The Evolution of Cognition and Emotion

For the first time, our study identifies the DTJ with the EmT derivatives and their relationship to the amygdala thereby solving the zebrafish eversion for teleost ray-finned fish (actinopterygians) at large. What this study makes particularly clear is that the zebrafish telencephalon resembles the mammalian forebrain even though the teleostean everted morphology causes a markedly difference in appearance. Our findings show as well that the here newly identified EmT territories represent the missing link between the everted zebrafish forebrain and the evaginated telencephalon of mammals. Like in mammals, zebrafish EmT territories form highly conserved and intertwined forebrain elements, a fact previously overlooked causing misinterpretations of the forebrain evolution in ray-finned fish. This study also validates the prior discovery of the zebrafish dorsal pallium (mammalian iscortex), which already suggests a conserved forebrain ground plan between teleosts and tetrapods (Mueller et al., 2011). The presence of both a considerable dorsal pallium and a complex zebrafish amygdala, of course, is pivotal for the development of phenomenal consciousness, emotional sentience, and the perception of pain (Key, 2015; Sneddon, 2019). This study, therefore, stresses the need to discuss the presence and implications of emotion in fish.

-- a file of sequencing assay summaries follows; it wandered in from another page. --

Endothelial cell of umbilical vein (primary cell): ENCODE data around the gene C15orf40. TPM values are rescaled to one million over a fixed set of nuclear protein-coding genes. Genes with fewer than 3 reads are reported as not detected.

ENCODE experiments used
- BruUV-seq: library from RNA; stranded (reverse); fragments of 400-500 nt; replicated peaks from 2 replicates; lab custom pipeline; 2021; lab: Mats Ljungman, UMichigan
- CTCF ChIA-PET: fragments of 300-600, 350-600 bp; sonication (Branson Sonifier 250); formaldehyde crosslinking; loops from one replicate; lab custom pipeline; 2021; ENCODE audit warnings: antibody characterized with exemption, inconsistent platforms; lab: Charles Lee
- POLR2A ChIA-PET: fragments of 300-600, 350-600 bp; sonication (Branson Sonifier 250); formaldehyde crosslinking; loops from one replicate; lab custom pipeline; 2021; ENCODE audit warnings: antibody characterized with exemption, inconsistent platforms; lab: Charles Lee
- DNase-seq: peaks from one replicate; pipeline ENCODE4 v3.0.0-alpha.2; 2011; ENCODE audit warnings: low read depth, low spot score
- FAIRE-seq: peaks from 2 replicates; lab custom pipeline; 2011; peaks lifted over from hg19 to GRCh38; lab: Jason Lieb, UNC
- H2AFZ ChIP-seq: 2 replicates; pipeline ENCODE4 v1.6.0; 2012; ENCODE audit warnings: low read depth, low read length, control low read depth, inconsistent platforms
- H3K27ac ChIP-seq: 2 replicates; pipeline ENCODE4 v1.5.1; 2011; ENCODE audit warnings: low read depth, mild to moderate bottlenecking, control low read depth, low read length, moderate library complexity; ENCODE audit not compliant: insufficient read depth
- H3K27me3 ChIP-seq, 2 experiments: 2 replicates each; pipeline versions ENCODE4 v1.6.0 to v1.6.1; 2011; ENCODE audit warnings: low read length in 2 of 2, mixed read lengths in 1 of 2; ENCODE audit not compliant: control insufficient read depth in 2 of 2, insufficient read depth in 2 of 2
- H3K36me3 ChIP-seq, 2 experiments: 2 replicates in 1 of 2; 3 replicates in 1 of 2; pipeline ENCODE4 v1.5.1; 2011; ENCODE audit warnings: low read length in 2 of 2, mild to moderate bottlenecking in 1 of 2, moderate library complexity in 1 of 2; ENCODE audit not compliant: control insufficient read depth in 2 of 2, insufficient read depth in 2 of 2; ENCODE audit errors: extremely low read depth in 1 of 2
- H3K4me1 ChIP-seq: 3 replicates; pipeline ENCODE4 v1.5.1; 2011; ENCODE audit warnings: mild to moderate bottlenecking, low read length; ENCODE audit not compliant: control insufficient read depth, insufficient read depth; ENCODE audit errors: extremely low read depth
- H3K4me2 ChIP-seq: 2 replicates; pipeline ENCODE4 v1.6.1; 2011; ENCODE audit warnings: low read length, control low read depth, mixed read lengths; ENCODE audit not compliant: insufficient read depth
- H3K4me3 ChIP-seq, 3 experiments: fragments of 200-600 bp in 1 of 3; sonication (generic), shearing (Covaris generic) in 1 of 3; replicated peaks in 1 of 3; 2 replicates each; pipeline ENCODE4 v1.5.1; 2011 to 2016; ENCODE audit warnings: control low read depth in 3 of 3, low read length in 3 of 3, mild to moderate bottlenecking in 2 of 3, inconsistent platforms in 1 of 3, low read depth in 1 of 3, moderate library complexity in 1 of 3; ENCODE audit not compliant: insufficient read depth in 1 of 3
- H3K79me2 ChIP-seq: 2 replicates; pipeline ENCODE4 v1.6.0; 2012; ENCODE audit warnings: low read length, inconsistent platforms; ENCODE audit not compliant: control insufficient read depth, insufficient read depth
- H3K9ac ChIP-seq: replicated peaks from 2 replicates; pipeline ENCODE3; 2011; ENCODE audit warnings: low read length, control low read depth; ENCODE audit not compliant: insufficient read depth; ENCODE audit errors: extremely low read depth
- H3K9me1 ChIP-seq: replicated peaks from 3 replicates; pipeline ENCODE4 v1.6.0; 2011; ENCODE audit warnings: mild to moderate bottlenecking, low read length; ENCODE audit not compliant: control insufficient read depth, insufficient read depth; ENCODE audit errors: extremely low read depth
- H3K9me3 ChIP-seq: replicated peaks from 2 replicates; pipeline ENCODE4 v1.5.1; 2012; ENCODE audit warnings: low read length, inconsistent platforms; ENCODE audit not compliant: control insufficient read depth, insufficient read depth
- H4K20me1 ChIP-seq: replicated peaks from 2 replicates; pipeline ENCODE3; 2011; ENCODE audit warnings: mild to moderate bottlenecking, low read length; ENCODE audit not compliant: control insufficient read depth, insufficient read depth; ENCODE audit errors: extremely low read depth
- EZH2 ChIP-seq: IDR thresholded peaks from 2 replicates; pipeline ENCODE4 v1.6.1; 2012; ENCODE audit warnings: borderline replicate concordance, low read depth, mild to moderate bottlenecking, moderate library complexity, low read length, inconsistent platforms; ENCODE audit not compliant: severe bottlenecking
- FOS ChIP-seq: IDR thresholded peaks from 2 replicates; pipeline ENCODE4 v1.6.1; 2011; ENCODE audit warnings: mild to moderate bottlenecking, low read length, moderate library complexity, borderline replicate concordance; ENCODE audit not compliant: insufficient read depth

Important for a better understanding of the early evolution of vertebrate amygdala and isocortex-homolog will be the identification of EmT territories in more basally derived fish. The probably highly conserved territories in actinopterygian and non-actinopterygian fish, such as agnathans (lamprey) and chondrichthyes (sharks and manta rays), might allow to solve disagreements about their forebrain evolution (Puelles, 2001; Pombal et al., 2009; Mueller, 2011; Northcutt, 2011; Schluessel, 2015; Docampo-Seara et al., 2018). Similarly, the discovery of EmT and nLOT enabled in this study to effectively compare the everted zebrafish with the evaginated forebrain of mammals. Notably, the mammalian amygdala is evolutionarily not only related to EmT and nLOT but shows also strong reciprocal connections with the prefrontal cortex, critical for cognition and goal-directed behaviors. Currently, most comparative neurobiologists assume that the prefrontal cortex, the highest integrative cortical center, represents a distinguishing characteristic of the mammalian isocortex, most pronounced in humans. However, based on the prefrontal cortex’s connections to the amygdala in mammals and conservatisms in the zebrafish amygdala, we postulate that basic amygdala-prefrontal cortex-like circuits exist in teleost fish, too. In this context, our study provides role model and rationale for the neural substrates of cognition and emotion in fishes or basally derived vertebrates. The predictable presence of amygdala-prefrontal cortex-like circuits in teleosts may eventually allow identifying the neural basis of emotional sentience in the important genetic model zebrafish.